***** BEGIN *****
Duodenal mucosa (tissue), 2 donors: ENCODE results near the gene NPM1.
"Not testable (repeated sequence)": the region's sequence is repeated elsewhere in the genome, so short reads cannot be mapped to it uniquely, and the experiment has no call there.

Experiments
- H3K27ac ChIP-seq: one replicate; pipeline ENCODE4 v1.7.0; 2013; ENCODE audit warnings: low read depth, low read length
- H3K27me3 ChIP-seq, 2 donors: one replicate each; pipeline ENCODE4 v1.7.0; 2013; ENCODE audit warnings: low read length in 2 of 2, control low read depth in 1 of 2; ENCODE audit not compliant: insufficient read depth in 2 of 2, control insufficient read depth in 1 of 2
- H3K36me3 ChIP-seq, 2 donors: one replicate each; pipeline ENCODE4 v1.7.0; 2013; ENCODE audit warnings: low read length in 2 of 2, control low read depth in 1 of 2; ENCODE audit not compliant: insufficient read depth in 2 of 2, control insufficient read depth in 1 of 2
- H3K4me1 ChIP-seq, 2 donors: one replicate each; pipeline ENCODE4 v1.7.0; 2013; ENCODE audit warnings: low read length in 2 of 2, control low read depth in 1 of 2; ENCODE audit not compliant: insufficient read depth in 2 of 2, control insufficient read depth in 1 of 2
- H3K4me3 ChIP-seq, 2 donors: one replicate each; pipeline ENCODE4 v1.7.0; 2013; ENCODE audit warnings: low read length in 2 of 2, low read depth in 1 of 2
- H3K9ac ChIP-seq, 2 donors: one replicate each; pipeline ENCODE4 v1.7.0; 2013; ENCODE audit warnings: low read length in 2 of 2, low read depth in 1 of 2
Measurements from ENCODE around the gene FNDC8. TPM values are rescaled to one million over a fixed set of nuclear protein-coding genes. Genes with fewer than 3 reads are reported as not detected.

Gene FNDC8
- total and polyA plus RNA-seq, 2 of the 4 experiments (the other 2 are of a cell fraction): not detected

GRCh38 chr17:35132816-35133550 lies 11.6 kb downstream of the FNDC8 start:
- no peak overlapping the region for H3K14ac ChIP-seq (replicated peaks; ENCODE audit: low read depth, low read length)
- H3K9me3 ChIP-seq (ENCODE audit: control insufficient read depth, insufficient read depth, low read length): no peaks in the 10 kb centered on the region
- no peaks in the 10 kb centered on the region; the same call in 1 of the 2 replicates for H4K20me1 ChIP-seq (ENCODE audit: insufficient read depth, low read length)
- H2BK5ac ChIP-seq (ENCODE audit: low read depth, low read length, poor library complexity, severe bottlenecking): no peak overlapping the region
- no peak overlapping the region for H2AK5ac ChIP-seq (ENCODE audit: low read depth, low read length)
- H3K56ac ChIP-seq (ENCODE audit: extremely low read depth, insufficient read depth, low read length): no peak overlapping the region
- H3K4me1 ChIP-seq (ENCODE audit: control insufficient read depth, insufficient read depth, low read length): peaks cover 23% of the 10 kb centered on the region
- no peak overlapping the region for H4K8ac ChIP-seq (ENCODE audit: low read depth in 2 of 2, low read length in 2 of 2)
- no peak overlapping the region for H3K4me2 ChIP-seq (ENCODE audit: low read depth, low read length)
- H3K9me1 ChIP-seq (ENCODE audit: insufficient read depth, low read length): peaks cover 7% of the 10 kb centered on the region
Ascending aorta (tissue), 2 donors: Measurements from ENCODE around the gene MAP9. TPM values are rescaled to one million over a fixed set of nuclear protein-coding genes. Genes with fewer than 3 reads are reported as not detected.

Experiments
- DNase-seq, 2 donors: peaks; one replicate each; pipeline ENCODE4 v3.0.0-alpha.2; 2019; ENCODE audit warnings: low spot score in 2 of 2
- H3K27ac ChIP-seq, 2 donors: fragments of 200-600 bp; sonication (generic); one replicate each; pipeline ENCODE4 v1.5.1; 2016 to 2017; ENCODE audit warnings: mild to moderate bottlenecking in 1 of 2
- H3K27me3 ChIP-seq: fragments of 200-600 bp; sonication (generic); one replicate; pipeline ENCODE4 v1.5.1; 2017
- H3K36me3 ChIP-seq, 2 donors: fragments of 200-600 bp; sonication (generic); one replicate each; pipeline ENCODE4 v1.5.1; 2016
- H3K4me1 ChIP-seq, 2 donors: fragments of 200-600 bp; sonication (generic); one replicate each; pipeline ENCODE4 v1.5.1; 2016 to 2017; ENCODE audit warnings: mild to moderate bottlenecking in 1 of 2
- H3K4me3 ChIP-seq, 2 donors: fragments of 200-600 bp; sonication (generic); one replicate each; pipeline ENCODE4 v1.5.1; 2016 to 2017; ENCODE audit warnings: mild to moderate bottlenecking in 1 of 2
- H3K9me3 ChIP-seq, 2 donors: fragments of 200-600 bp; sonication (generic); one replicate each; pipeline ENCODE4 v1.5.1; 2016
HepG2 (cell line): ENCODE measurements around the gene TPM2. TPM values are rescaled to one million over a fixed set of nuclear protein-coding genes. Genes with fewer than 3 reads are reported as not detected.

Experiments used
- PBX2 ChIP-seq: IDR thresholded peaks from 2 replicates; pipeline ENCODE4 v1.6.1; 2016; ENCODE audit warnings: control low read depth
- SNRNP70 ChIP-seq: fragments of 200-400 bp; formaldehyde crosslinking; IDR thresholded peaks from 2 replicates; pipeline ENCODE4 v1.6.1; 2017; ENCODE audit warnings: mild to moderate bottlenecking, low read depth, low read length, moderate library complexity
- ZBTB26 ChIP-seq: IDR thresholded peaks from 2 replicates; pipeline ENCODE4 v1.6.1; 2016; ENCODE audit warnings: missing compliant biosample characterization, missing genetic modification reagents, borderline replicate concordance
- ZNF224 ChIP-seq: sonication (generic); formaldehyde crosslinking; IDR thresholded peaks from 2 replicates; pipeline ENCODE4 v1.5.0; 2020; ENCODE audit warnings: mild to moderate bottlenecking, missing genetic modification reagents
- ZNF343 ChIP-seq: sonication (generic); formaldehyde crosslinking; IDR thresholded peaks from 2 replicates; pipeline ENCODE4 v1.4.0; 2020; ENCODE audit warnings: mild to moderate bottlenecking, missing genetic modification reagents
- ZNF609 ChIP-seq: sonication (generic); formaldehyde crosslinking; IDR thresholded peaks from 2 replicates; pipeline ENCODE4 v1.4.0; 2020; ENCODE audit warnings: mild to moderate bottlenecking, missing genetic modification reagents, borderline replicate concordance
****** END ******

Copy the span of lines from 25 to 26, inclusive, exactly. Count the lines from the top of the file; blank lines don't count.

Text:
Experiments
- DNase-seq, 2 donors: peaks; one replicate each; pipeline ENCODE4 v3.0.0-alpha.2; 2019; ENCODE audit warnings: low spot score in 2 of 2